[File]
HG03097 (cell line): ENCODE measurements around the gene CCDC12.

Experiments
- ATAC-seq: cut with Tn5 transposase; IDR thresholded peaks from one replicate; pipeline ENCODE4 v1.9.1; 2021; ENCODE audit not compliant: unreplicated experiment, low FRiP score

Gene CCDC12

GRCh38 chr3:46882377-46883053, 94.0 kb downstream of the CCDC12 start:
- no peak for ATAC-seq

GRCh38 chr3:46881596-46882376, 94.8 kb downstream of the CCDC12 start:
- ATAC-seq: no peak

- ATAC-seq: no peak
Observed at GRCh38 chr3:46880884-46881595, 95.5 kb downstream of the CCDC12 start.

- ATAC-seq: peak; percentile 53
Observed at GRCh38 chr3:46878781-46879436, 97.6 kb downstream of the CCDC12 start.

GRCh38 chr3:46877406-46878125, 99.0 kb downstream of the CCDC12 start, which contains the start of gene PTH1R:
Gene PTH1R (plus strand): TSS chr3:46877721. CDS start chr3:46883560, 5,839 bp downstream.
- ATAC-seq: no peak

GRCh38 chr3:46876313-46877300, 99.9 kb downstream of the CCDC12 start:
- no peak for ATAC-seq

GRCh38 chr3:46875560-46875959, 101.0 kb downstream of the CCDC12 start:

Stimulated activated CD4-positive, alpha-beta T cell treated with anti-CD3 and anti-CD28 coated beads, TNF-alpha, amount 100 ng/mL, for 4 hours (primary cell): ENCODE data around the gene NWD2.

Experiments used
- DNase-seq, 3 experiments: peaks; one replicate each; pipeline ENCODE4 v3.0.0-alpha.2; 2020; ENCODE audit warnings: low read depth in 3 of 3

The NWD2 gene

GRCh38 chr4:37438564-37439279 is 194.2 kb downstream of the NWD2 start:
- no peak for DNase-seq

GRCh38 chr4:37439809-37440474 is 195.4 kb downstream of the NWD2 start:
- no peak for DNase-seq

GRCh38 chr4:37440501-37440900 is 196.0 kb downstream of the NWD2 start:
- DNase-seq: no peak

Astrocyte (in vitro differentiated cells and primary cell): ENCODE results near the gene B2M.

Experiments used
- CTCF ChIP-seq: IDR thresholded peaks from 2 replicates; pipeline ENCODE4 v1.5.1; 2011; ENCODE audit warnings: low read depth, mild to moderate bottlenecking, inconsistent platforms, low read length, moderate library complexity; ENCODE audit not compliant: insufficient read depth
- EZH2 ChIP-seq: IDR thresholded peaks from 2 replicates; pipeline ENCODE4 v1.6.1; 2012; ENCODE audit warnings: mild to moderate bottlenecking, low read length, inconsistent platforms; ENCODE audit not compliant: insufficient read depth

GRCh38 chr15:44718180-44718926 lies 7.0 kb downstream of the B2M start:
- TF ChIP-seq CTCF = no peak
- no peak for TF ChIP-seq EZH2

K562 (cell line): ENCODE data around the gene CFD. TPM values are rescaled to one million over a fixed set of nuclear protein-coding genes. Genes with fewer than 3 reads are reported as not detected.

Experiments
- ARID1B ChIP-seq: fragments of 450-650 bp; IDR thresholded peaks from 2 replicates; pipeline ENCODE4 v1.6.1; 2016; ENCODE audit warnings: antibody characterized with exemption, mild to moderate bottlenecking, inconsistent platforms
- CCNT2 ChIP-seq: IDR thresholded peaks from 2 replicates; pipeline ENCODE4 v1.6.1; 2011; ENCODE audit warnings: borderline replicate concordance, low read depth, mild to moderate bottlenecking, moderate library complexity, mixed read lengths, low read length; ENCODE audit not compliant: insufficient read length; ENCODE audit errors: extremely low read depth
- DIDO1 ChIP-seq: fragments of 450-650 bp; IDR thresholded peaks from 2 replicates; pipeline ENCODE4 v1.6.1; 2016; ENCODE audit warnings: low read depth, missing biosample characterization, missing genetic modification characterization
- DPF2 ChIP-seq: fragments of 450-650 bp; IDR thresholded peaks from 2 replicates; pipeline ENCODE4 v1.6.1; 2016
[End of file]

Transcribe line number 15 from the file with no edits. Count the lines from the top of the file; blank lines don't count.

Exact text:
- ATAC-seq: no peak